Four Things to Watch Out For In Your Games

A lot of chess players out there have no clue what to think about when they are playing their game. Their sense of danger is not up to the level to where it should be and so stronger players tend to exploit this and make them suffer. There’s a lot of words we associate in regards to people’s knowledge of what’s going on. These are the instincts, game sense, pattern recognition and their plan in the position. The examples in this article will address the instincts and game sense aspect of the game.

thinking hmm…

Four things to watch out for. Well wouldn’t it be simple if these are only the four things you need to watch out for? Of course there are other things to watch out for too, like how much time you have left on the clock and how much time your opponent has, how your opponent is feeling, did they make a mistake in the last move (perhaps their emotions will give it away). There are also plenty of things to watch out for within your chess game too. We can only address four things which we consider to be quite important things that people often forget about.

The Borderline and Incoming Pieces (Knights and Queens in Particular):

There are two types of attacks, one type involves the moving of knights or maneuvering knights to be positioned targeting weak squares or weak pawns. The other type is any attacks not involving the movement of knights. Categorising it this way, is just to highlight that, in fact, a lot of the attacks involve knights coming in and doing some damage. Aggressive players may also argue that the queen plays a very important role in an attack and it is almost essential to take part in whichever direction you are planning to attack. Let’s see some examples of this in action:

The second example involves a very well known attack, called the Fried Liver Attack.

The Telescope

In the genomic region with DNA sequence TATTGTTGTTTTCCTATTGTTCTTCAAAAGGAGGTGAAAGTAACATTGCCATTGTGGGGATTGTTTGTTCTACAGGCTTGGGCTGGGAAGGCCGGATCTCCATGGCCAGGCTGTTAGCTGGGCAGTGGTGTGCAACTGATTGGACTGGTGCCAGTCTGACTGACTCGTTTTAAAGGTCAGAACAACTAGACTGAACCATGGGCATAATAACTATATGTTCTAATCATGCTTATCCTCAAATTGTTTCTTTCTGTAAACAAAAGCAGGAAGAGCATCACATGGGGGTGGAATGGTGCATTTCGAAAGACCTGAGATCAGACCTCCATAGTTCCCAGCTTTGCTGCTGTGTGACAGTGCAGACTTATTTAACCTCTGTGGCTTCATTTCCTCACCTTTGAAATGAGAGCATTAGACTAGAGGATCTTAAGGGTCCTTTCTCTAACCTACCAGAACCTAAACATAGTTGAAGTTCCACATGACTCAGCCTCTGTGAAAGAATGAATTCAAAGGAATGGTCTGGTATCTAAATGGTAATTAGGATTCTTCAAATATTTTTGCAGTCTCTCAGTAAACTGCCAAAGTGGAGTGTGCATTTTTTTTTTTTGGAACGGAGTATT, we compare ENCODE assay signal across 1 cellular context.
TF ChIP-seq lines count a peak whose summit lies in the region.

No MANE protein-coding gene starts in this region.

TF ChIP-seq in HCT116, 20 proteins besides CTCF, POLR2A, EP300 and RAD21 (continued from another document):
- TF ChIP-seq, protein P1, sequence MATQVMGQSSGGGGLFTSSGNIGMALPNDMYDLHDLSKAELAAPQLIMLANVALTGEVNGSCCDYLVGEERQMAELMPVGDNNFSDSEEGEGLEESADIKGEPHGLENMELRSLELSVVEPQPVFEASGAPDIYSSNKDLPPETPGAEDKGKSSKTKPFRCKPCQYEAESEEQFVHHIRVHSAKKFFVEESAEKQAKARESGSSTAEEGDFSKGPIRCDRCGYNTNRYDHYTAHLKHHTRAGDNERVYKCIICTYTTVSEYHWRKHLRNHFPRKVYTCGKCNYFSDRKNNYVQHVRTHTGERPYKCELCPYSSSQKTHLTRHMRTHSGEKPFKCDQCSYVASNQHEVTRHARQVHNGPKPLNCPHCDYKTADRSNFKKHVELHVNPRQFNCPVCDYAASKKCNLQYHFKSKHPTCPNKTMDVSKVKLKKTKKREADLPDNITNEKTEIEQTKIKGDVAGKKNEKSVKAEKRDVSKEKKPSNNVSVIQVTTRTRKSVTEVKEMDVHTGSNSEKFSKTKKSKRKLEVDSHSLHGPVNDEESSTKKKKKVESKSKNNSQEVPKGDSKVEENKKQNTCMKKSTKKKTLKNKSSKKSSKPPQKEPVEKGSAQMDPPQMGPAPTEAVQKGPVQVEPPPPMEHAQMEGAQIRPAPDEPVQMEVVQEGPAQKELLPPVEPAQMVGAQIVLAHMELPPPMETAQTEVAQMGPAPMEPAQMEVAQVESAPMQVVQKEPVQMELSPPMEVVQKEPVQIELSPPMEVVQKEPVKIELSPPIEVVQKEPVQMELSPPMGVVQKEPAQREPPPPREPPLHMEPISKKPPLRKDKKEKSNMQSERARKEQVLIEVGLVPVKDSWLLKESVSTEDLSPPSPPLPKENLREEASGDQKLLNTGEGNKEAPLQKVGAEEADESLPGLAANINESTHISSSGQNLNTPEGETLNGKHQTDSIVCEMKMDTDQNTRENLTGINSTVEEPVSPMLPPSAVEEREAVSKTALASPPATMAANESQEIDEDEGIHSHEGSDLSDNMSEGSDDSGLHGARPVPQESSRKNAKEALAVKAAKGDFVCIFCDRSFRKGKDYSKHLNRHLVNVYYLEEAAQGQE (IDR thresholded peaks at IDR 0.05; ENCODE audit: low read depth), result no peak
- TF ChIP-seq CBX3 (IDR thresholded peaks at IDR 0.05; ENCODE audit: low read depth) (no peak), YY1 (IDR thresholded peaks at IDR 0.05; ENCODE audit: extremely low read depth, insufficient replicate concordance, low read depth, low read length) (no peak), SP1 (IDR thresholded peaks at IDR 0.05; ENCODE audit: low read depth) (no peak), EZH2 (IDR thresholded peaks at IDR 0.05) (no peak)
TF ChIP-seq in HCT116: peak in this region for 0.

In one of our earlier articles we talked about the power of the bishops on the long diagonals. Well this is the same principle here. People often forget about one particular type of bishops and these are the fianchetto bishops. The Fianchetto Bishops represent much power from afar, it’s not a concept that beginners understand very well – using pieces to control the squares in the centre. By the way, controlling the squares in the centre using pieces is no way stronger than controlling the centre with pawns. The only reason why people would do it, is to create an unbalance in the centre, or in the pawn structure, which can lead to more exciting games (for them). Also, some people would feel safer to fianchetto on the kingside via (g3 and Bg2), because the bishop guards the king while it does its duty across the long diagonal. There are ways to destroy the fianchetto, but that is outside the scope of this topic. Let us look at one particular example where the one side was not aware of the fianchetto bishop.

Brawls in the Centre

Where do both sides of the river meet together? At the centre, of course. The centre of the battlefield must be kept an eye on because at some point, there will be one side that says, ‘ I’ve had enough of waiting for you, let’s just fight to see who will win!’. In club level games, people will often do this without sufficient preparation for the centre break, that one move that attempts to blast open everything, to declare direct war with your opponent. In higher level games, people tend to do this with caution and with a good judgement, they will often go for the centre break when they feel like they are stronger or they must coordinate their pieces in order to stop a flank attack. Examples time!

The next one shows a common mistake that people make very often when they aren’t looking for these central breaks properly.

Defend the Monarchs

What’s more frustrating than seeing your king is being checkmated, or that your queen is about to die? Protecting these two pieces are very important. It involves something called discipline, knowing the limits of what these pieces can and can’t deal with. My advice is to be safe when making decisions regards to protecting these pieces or when you’re moving them in general. Safe is good. Always check to see how your king and queen are doing, make sure they are alive or at least doing what they can to stay alive!

That’s it for now. See you in our next article!

♡ from the team.

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